By Jane Feehan
A Miami group made headlines as the “Brassiere Brigade” in 1950 when they confessed to embezzling $100,000 from the coin counting room of Southern Bell Telephone and Telegraph Company by stuffing rolls of coins into their bras.
Police accidentally stumbled upon the crime when a woman called to report a chest of missing coins at her home. Betty Corrigan, a friend of the caller and employee of Southern Bell, happened to drive up to the house at the time. Police searched her car and found nearly $4,000 in coins and $1,000 in paper currency. Corrigan spilled the story and implicated her friends. Most of them continued to sing about their complicity in the embezzlement and revealed how they did it.
When boxes of money were dropped off at the counting room for pay phone revenues, women grabbed rolls of coins before they were counted and stuffed them into their bras. They dropped the money off in a restroom or somewhere else where an accomplice was waiting, making away with up to $150 a day.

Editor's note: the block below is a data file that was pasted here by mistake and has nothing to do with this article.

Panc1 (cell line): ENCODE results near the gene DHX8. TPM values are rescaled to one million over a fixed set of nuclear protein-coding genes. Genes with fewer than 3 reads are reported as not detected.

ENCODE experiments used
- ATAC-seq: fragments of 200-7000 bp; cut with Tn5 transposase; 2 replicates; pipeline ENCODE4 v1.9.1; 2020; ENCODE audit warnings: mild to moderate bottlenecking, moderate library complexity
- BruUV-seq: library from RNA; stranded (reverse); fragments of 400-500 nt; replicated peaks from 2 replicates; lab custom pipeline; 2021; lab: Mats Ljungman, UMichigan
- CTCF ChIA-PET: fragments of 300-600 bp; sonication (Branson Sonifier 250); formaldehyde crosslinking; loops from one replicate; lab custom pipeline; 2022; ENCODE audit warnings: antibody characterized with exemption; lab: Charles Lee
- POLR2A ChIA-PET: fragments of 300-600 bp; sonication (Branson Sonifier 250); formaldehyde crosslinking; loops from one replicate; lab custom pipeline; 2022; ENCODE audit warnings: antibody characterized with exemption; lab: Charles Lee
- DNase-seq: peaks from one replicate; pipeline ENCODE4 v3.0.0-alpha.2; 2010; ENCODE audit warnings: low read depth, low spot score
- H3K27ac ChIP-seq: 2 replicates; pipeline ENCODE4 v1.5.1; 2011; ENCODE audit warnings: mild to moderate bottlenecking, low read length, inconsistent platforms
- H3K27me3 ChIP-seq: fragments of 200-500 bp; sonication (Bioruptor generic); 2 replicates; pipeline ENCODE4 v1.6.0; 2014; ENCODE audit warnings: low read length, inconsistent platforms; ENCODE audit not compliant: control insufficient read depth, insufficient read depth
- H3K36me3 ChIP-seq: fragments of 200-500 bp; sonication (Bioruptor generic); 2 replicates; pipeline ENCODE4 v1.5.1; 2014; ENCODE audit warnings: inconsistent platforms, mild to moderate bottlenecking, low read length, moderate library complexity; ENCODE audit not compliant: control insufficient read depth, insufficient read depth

The “Brassiere Brigade,” as newspapers called them (or “Silver Falsies”), made prosecution difficult when they refused to sign statements about their crime. Complicating matters was the company’s failure to figure out exactly how much was taken. Police let them go in September 1950; the brigade then took the opportunity to recant their stories.
The gang of men and women did not get away with the theft, which some estimated could have been much more than $100,000. Several among them bought houses and new cars during their coin caper. Weeks later, Southern Bell officials produced records showing $400 was missing one month – enough to charge several with felony theft.
Eleven were charged - three with theft, eight with receiving stolen property. Three women – all under 30 - were convicted of theft by a six-man jury in 24 minutes. They were sentenced to a year in jail and ordered to pay back about $24,000.
At the time of the publicity about the incident, Southern Bell Telephone and Telegraph asked Florida’s State Railroad and Public Utilities Commission for a rate increase. The commission placed the request on hold until the telephone company’s accounting practices were clarified.
Palm Beach Post, Sept. 26, 1950
Miami News, Sept. 29, 1950
Miami News, Nov. 14, 1950
Tags: Miami history, Southern Bell history, Miami in the 1950s, clinking bras, film industry researcher, historical researcher